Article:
Hillary Clinton came under a barrage of criticism Friday for her erroneous remarks, praising the late First Lady Nancy Reagan for her nonexistent AIDS advocacy — but support for the embattled Democratic candidate came from an unlikely corner: conservatives who said the truth should be relaxed on this day of mourning.
Clinton attended Nancy Reagan’s funeral, and remarked subsequently that the former First Lady had been a “very effective, low-key” advocate for HIV and AIDS. As many pointed out, the Reagan administration was notoriously remiss in addressing or even acknowledging the existence of the AIDS epidemic for years (and Nancy was no exception). Clinton was forced to retract and apologize for the comments.
“I misspoke on their record on HIV and AIDS. For that, I apologize,” Clinton said.
Hillary Clinton chided for praising the Reagans’ AIDS role: pic.twitter.com/42h1SLms3J
— The Associated Press (@AP) March 11, 2016
Many who excoriated her for the remarks were not impressed:
— Glenn Greenwald (@ggreenwald) March 11, 2016
— Derek Bowler (@BowlerDerek) March 11, 2016
— Chely Wright (@chelywright) March 11, 2016
I respect everyone’s choice – unless you’re voting for Trump – but after these comments I cannot support Hillary Clinton for President.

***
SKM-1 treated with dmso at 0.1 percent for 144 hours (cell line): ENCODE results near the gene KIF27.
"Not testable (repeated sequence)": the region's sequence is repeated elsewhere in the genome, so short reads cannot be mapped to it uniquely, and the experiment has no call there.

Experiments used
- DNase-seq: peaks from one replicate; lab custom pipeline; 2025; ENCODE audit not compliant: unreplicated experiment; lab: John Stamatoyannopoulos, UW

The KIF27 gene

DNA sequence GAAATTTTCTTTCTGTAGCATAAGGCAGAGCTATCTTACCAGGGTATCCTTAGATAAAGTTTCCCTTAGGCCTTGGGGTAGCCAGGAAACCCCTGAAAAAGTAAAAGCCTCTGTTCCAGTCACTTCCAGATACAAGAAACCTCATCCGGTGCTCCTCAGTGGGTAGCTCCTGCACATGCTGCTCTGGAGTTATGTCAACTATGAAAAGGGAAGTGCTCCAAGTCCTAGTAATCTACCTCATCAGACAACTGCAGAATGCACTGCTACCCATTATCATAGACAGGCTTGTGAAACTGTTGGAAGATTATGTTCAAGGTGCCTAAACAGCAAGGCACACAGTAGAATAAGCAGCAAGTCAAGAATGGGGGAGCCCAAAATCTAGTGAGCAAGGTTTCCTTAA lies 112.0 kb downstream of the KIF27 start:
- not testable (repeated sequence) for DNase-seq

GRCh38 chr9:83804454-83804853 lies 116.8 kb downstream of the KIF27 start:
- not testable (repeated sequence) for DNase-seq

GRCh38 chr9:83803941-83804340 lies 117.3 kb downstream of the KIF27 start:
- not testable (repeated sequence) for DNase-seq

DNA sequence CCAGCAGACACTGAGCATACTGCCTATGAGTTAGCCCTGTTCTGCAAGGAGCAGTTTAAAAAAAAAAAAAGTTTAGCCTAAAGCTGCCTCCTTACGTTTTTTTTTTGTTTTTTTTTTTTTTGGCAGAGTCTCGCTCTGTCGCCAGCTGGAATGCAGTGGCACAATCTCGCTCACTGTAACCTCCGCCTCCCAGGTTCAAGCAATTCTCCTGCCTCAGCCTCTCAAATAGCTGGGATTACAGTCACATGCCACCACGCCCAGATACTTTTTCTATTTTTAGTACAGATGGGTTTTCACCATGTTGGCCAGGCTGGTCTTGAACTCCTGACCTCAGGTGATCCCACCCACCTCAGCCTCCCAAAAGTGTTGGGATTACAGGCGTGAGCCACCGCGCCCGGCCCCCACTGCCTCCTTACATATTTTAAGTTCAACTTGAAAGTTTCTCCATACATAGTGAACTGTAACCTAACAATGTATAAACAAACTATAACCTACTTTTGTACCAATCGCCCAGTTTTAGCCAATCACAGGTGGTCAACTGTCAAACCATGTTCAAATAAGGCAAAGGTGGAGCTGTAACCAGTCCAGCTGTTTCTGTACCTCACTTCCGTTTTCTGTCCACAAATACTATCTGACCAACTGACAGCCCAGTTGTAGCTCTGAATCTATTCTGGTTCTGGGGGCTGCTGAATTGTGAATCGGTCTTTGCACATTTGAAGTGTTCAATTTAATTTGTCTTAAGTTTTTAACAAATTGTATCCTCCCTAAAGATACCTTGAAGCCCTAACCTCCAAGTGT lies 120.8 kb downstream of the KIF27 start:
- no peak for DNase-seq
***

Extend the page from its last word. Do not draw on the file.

— Jermaine Spradley (@MrSpradley) March 11, 2016
But if liberals were not placated by the mea culpa, support for Clinton came from conservative commentators happy to overlook Nancy Reagan’s record if it got in the way of saying nice things about her.
Fox’s Bret Baier characterized the incident as an example of spiteful liberals blasting Clinton for having praised the former First Lady on the day of her funeral. Clinton, he said, had been forced into “apologizing to her base for complimenting Nancy Reagan,” and did not mention that the “compliment” in this case grossly misrepresented Reagan’s record.
“Pretty remarkable,” Fox’s Ed Henry concurred, and argued that Clinton “did a nice thing” by attending the funeral and “prais[ing] the Reagans for raising AIDS awareness.”
The comments, he said, “raised objections from liberals,” without mentioning that they also raised objections from fact-checkers.
Clinton retracted the remarks because “there was so much pressure from the left,” Henry said — neglecting to mention that the remarks were also untrue. “Normally on the day of a funeral, you’d think something like that might just pass,” Henry said.
“We hear about the Republicans caving to the right-wing,” Henry concluded. “This is an example of a Democratic presidential candidate caving to the left-wing.” Yes, and caving to the historical record.
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